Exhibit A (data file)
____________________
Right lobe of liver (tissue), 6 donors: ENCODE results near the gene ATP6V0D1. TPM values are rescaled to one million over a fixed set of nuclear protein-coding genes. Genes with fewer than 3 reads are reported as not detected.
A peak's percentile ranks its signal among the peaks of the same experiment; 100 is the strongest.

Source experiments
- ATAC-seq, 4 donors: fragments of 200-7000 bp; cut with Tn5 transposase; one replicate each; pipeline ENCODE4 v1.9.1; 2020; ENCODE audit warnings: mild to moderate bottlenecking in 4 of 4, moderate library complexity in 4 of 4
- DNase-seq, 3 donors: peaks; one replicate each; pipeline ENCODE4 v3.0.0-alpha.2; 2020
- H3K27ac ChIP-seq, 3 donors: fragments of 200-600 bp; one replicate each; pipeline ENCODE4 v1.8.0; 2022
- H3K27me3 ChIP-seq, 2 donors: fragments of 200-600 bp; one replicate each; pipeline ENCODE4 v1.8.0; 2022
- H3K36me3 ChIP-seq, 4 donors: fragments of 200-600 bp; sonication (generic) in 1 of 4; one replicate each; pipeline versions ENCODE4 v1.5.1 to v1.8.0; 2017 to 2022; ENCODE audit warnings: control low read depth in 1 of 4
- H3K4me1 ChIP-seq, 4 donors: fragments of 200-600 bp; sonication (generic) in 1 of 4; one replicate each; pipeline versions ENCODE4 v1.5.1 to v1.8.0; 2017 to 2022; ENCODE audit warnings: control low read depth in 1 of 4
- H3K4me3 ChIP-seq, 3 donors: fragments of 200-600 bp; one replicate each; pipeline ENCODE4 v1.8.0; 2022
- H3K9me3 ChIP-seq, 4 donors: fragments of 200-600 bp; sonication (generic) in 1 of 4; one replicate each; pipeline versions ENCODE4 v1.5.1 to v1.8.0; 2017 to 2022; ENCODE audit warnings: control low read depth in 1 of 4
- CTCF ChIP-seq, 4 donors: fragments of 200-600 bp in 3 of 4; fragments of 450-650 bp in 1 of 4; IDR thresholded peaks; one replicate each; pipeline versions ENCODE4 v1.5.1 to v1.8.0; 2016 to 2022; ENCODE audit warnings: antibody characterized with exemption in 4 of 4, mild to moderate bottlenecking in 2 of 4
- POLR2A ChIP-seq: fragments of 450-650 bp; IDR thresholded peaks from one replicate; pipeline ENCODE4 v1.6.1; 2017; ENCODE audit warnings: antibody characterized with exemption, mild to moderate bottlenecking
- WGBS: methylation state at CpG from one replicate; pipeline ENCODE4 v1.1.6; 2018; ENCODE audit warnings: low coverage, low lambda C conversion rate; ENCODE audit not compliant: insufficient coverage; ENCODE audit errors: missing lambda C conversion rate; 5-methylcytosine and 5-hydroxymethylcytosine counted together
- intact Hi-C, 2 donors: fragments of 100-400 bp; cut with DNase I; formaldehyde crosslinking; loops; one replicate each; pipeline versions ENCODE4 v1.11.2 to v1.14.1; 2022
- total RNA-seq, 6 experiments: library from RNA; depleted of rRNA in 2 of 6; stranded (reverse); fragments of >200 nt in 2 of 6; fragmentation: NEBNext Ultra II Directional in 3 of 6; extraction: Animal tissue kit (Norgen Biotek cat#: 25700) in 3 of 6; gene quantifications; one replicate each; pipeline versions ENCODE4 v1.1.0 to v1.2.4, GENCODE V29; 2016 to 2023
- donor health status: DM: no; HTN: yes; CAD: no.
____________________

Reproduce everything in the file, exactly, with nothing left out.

Right lobe of liver (tissue), 6 donors: ENCODE results near the gene ATP6V0D1. TPM values are rescaled to one million over a fixed set of nuclear protein-coding genes. Genes with fewer than 3 reads are reported as not detected.
A peak's percentile ranks its signal among the peaks of the same experiment; 100 is the strongest.

Source experiments
- ATAC-seq, 4 donors: fragments of 200-7000 bp; cut with Tn5 transposase; one replicate each; pipeline ENCODE4 v1.9.1; 2020; ENCODE audit warnings: mild to moderate bottlenecking in 4 of 4, moderate library complexity in 4 of 4
- DNase-seq, 3 donors: peaks; one replicate each; pipeline ENCODE4 v3.0.0-alpha.2; 2020
- H3K27ac ChIP-seq, 3 donors: fragments of 200-600 bp; one replicate each; pipeline ENCODE4 v1.8.0; 2022
- H3K27me3 ChIP-seq, 2 donors: fragments of 200-600 bp; one replicate each; pipeline ENCODE4 v1.8.0; 2022
- H3K36me3 ChIP-seq, 4 donors: fragments of 200-600 bp; sonication (generic) in 1 of 4; one replicate each; pipeline versions ENCODE4 v1.5.1 to v1.8.0; 2017 to 2022; ENCODE audit warnings: control low read depth in 1 of 4
- H3K4me1 ChIP-seq, 4 donors: fragments of 200-600 bp; sonication (generic) in 1 of 4; one replicate each; pipeline versions ENCODE4 v1.5.1 to v1.8.0; 2017 to 2022; ENCODE audit warnings: control low read depth in 1 of 4
- H3K4me3 ChIP-seq, 3 donors: fragments of 200-600 bp; one replicate each; pipeline ENCODE4 v1.8.0; 2022
- H3K9me3 ChIP-seq, 4 donors: fragments of 200-600 bp; sonication (generic) in 1 of 4; one replicate each; pipeline versions ENCODE4 v1.5.1 to v1.8.0; 2017 to 2022; ENCODE audit warnings: control low read depth in 1 of 4
- CTCF ChIP-seq, 4 donors: fragments of 200-600 bp in 3 of 4; fragments of 450-650 bp in 1 of 4; IDR thresholded peaks; one replicate each; pipeline versions ENCODE4 v1.5.1 to v1.8.0; 2016 to 2022; ENCODE audit warnings: antibody characterized with exemption in 4 of 4, mild to moderate bottlenecking in 2 of 4
- POLR2A ChIP-seq: fragments of 450-650 bp; IDR thresholded peaks from one replicate; pipeline ENCODE4 v1.6.1; 2017; ENCODE audit warnings: antibody characterized with exemption, mild to moderate bottlenecking
- WGBS: methylation state at CpG from one replicate; pipeline ENCODE4 v1.1.6; 2018; ENCODE audit warnings: low coverage, low lambda C conversion rate; ENCODE audit not compliant: insufficient coverage; ENCODE audit errors: missing lambda C conversion rate; 5-methylcytosine and 5-hydroxymethylcytosine counted together
- intact Hi-C, 2 donors: fragments of 100-400 bp; cut with DNase I; formaldehyde crosslinking; loops; one replicate each; pipeline versions ENCODE4 v1.11.2 to v1.14.1; 2022
- total RNA-seq, 6 experiments: library from RNA; depleted of rRNA in 2 of 6; stranded (reverse); fragments of >200 nt in 2 of 6; fragmentation: NEBNext Ultra II Directional in 3 of 6; extraction: Animal tissue kit (Norgen Biotek cat#: 25700) in 3 of 6; gene quantifications; one replicate each; pipeline versions ENCODE4 v1.1.0 to v1.2.4, GENCODE V29; 2016 to 2023
- donor health status: DM: no; HTN: yes; CAD: no.